Friday, 3 February 2012
Sunday, 29 January 2012
Until the 19th century, some communities in India believed that a widow ought to throw herself on her husband’s funeral pyre. The fact that sati, as this practice is called, was normal at the time did not make it right. Likewise, nothing follows about the rightness of any way to grieve simply because it is the norm. This is easily understood, but it is remarkable how difficult it can be to shake a conviction which is rooted in nothing more than the fact that this is how it is and has always been.Latest column in this weekend's FT Magazine
If you were to ask an academic philosopher which of their colleagues from the past 50 years will still be read in a century’s time, the answer is likely to be John Rawls (1921-2002).Short piece supplementing main interview on John Rawls in this weekend's FT(see bottom of page)
Saturday, 28 January 2012
For the record, I spoke on a panel today at an event called The Afterlife: ‘And then what happens?’ at the Queen Elizabeth Hall, Southbank Centre. The chair was Bidisha and other panelists were Dr Desmond Biddulph, Canon Giles Goddard and Huma Qureshi.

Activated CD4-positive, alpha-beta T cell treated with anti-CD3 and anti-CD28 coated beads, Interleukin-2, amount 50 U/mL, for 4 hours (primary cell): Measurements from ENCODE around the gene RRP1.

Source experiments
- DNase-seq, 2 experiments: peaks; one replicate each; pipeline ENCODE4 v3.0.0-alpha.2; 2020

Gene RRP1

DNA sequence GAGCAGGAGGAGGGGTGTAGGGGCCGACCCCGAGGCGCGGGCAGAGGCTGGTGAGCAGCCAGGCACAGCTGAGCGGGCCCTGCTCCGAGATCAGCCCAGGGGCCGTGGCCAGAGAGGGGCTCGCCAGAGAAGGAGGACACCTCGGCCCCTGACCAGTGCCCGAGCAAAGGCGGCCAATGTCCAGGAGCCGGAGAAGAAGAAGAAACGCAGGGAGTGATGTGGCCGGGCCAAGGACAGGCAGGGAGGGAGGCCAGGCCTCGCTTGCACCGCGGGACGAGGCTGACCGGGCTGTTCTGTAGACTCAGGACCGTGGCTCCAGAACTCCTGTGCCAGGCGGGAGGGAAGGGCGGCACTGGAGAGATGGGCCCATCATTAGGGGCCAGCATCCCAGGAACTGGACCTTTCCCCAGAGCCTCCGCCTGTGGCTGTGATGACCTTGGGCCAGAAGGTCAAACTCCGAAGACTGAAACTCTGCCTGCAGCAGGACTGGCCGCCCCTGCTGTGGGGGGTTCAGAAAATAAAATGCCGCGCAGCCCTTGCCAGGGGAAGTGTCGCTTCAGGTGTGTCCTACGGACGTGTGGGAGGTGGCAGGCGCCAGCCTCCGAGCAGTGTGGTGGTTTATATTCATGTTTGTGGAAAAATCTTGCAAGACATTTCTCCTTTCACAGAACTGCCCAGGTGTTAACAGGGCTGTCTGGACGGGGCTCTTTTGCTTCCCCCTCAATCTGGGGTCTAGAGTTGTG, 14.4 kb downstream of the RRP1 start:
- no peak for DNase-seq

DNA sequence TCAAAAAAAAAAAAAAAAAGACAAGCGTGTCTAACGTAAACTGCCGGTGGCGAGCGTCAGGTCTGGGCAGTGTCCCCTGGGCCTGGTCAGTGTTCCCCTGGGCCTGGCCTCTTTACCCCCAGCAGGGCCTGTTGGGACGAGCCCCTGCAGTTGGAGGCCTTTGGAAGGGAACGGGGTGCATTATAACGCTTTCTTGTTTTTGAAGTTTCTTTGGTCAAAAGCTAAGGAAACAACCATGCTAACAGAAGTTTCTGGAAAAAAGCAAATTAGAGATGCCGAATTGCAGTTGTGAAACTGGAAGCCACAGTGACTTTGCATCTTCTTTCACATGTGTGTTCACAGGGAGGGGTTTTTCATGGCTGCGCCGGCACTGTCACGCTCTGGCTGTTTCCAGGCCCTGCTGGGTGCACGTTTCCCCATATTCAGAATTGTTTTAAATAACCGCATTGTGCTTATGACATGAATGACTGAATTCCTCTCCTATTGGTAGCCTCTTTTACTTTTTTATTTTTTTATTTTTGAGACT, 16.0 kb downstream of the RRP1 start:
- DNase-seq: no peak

Labels: Talks and events
Friday, 27 January 2012
The idea that, if the laws of physics don't mention it, it isn't real is also totally unjustified. To a physicist, biological organisms are ultimately as much collections of atoms as chairs and tables. Some would go so far as to say that, in principle at least, biology is reducible to physics. But does that mean that zebras aren't real? Any physicist who insists on this can't see the wood for the carbon.Short piece on time in the January edition of The Times's Eureka Science magazine, Only available online through the Murdoch pay wall.